Starting in Fall 2013, CSC 207 has an experimental theme of Computing for Social Good. Students will work with free and open source projects that relate to the primary content of the course. We will leverage the Android platform for some of this development.

Catalog Description

An introduction to the ideas and practices of computation: message passing, information hiding, classes and interfaces, inheritance, polymorphism, and reflection. The course also includes data structures and the associated algorithms, packages and libraries, exceptions, and the use of an integrated software-development environment. Includes formal laboratory work.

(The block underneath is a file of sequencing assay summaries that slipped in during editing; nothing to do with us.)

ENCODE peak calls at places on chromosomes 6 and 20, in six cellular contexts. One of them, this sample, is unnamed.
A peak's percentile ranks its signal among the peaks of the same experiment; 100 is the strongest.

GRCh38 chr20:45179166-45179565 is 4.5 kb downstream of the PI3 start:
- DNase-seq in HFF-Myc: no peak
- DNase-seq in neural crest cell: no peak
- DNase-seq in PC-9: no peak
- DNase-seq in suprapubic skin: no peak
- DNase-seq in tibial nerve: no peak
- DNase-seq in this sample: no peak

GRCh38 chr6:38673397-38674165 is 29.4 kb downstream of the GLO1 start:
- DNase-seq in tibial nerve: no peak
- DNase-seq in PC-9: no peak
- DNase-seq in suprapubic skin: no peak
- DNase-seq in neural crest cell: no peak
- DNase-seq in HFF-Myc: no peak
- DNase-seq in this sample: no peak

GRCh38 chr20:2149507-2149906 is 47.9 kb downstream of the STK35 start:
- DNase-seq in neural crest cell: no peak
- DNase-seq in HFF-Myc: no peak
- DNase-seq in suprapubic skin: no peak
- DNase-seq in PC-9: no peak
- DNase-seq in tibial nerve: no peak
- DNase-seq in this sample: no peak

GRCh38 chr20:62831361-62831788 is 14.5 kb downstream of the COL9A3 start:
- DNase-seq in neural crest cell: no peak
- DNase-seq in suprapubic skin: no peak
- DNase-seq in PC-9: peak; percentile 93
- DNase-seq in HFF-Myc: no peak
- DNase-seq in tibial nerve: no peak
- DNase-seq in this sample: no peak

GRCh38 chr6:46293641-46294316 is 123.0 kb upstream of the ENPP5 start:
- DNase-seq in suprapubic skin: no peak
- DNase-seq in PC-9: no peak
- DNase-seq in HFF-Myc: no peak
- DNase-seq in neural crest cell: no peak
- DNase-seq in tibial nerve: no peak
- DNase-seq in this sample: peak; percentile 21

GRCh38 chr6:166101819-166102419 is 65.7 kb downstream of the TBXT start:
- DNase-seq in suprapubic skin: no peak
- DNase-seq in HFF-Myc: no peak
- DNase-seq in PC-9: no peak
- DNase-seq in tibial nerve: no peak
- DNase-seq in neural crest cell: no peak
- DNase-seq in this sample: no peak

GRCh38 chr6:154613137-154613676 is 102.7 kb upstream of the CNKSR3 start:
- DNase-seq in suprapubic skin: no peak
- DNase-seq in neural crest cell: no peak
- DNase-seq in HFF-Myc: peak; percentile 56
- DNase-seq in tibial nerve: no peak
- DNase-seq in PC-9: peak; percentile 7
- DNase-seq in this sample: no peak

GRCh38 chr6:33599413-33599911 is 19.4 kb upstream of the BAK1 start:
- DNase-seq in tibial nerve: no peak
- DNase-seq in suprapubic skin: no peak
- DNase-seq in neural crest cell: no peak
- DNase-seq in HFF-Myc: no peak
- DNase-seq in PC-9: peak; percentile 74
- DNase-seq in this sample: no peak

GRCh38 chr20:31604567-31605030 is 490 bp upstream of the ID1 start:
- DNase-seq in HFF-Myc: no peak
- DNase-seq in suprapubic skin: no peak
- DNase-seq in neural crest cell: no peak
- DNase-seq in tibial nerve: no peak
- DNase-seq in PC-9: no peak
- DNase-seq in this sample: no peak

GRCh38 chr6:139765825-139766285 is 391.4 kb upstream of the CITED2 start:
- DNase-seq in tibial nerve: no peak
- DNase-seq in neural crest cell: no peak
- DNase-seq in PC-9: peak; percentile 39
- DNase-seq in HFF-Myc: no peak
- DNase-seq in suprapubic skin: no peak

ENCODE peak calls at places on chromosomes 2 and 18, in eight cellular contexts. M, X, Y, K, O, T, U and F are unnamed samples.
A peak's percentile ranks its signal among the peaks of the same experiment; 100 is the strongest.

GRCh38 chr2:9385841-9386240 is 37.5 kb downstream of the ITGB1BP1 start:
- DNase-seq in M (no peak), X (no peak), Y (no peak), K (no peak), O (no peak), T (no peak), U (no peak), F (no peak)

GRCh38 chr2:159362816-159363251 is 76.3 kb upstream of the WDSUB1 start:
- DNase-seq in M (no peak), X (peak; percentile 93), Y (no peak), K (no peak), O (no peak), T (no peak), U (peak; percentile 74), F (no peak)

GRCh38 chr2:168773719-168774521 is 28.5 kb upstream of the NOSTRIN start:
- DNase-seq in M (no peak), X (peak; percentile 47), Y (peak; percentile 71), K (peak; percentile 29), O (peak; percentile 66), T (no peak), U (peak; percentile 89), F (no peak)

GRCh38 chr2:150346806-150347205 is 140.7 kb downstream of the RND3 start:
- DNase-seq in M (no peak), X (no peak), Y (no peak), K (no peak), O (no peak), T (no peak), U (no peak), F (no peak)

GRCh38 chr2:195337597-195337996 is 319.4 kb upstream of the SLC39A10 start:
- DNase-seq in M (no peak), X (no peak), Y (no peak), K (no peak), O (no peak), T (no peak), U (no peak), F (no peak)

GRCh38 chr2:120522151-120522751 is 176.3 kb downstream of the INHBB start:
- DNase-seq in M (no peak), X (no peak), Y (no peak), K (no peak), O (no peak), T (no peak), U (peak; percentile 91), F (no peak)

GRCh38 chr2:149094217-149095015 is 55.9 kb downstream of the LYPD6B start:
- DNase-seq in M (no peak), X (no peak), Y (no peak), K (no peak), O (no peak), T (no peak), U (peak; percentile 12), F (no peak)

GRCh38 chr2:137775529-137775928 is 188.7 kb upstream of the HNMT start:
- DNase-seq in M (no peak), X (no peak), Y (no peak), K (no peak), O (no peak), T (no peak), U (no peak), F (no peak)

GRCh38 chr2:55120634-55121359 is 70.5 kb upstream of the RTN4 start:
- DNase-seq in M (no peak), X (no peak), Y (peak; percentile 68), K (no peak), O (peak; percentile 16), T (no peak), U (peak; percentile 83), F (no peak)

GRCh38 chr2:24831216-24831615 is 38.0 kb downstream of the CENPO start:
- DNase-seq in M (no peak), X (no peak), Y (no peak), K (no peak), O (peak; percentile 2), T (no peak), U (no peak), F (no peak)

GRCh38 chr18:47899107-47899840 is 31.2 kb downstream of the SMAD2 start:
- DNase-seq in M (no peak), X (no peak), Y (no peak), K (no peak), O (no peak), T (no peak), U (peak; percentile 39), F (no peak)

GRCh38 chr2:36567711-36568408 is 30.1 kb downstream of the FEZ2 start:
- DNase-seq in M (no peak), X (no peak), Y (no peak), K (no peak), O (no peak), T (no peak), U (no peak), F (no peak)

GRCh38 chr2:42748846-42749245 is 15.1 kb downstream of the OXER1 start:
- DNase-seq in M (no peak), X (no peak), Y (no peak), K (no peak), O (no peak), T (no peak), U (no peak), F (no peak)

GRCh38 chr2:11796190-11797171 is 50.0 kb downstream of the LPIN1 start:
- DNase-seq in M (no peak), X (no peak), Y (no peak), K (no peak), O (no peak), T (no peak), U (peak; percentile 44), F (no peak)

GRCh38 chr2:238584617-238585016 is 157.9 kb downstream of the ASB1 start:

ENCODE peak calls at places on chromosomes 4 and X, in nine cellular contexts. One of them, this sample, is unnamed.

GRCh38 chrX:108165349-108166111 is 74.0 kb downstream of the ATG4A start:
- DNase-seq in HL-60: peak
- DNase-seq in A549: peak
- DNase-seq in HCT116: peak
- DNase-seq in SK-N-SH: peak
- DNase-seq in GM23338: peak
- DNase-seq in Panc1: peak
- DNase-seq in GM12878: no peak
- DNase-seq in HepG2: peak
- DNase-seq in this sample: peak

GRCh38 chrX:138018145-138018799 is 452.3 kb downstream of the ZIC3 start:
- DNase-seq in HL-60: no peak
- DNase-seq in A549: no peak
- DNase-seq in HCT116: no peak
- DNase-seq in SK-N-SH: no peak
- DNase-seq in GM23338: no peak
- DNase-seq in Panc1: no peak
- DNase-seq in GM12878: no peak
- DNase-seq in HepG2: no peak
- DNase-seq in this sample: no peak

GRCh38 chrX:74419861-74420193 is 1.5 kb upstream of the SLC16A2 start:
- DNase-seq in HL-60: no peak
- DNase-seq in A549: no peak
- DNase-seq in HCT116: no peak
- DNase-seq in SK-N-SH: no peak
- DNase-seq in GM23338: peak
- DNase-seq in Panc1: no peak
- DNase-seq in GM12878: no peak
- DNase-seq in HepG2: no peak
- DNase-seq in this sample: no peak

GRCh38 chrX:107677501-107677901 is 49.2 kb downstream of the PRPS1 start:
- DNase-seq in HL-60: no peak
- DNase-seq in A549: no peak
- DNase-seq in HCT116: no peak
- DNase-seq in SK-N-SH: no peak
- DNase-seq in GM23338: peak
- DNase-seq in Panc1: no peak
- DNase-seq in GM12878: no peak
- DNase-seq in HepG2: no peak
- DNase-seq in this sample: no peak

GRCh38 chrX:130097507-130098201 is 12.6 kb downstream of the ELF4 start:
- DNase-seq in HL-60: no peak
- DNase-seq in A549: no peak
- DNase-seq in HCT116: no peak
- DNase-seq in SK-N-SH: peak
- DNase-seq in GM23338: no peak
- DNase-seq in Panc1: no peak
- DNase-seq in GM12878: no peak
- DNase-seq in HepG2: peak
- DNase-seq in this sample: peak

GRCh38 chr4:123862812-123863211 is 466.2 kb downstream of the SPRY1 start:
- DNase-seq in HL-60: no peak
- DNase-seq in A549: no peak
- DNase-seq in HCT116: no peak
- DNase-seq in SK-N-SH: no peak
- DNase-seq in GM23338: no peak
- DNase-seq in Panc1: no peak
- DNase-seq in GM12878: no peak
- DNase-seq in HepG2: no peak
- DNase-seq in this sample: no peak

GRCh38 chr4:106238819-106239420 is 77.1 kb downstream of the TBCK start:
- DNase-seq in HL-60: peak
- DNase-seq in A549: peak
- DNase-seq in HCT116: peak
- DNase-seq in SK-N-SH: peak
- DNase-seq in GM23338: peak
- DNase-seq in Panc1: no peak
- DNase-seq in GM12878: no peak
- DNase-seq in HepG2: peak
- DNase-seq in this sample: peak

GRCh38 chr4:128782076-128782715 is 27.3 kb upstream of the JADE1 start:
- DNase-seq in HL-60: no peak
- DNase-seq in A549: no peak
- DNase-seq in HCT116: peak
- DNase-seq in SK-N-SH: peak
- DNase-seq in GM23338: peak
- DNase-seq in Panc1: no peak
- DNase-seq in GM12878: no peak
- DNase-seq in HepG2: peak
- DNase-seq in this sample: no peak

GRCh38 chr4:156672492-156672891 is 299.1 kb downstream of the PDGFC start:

Syllabus Description

Coming Soon

Class Format and Pedagogy

Coming Soon

Current and Past Course Offerings

The department maintains a page of current and past course offerings.

Student Learning Outcomes

Computer Science Curricula 2013 (CS2013), national curricular recommendations from the ACM/IEEE-CS professional societies, identify an extensive list of learning outcomes for undergraduate computer science programs. Upon completing CSC 161, students should achieve the following learning outcomes with the specified level of mastery:

Knowledge UnitLearning Outcome with [Level of Mastery]
Basic Analysis
  • Explain what is meant by “best”, “average”, and “worst” case behavior of an algorithm. [Familiarity]
  • In the context of specific algorithms, identify the characteristics of data and/or other conditions or assumptions that lead to different behaviors. [Assessment]
  • Determine informally the time and space complexity of simple algorithms. [Usage]
  • Understand the formal definition of big O. [Familiarity]
  • List and contrast standard complexity classes. [Familiarity]